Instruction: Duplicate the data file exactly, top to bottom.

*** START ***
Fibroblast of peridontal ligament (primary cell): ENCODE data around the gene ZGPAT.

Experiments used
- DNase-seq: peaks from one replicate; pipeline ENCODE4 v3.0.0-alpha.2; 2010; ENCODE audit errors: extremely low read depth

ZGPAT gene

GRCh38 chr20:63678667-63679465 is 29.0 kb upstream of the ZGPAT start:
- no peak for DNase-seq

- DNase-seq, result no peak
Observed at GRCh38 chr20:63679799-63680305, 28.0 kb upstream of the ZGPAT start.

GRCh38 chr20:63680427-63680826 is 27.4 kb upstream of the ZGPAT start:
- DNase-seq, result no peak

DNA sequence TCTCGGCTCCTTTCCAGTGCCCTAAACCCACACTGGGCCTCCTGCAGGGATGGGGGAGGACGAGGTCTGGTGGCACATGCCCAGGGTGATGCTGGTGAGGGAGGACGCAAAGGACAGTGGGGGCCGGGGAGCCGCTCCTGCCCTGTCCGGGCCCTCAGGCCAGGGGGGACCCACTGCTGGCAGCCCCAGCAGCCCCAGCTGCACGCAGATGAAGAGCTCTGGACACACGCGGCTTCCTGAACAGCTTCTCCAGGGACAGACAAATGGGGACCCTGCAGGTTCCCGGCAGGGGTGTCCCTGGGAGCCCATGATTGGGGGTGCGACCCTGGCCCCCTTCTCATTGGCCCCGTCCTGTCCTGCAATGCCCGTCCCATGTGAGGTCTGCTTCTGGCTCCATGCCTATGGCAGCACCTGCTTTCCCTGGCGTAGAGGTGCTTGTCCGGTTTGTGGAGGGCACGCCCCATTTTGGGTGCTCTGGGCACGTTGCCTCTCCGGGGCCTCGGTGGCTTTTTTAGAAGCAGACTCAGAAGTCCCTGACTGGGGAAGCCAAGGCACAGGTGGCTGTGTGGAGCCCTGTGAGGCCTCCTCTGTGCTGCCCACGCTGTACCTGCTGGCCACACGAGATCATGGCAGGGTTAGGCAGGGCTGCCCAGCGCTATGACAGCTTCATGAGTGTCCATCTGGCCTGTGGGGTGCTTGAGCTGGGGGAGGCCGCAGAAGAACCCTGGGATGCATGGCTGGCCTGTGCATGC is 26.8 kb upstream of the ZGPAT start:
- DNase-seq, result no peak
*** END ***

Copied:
Fibroblast of peridontal ligament (primary cell): ENCODE data around the gene ZGPAT.

Experiments used
- DNase-seq: peaks from one replicate; pipeline ENCODE4 v3.0.0-alpha.2; 2010; ENCODE audit errors: extremely low read depth

ZGPAT gene

GRCh38 chr20:63678667-63679465 is 29.0 kb upstream of the ZGPAT start:
- no peak for DNase-seq

- DNase-seq, result no peak
Observed at GRCh38 chr20:63679799-63680305, 28.0 kb upstream of the ZGPAT start.

GRCh38 chr20:63680427-63680826 is 27.4 kb upstream of the ZGPAT start:
- DNase-seq, result no peak

DNA sequence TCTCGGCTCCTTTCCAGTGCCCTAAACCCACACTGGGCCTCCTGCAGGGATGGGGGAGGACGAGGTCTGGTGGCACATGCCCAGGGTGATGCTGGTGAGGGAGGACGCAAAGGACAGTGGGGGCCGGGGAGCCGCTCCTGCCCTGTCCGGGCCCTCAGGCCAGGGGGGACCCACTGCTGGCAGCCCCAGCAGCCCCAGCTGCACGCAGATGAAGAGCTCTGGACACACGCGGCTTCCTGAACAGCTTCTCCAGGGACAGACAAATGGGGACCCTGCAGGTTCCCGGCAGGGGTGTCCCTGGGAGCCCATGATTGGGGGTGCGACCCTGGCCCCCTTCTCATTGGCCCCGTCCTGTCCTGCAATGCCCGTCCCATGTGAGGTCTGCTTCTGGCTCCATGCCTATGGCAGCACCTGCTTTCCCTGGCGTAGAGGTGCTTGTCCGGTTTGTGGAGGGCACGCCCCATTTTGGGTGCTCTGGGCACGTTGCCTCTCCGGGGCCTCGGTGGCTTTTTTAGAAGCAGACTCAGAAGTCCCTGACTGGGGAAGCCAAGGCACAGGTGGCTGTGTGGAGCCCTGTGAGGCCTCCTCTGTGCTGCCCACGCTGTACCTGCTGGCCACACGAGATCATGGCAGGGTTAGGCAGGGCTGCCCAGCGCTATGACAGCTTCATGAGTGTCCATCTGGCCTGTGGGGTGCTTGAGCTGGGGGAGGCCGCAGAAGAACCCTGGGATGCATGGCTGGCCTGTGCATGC is 26.8 kb upstream of the ZGPAT start:
- DNase-seq, result no peak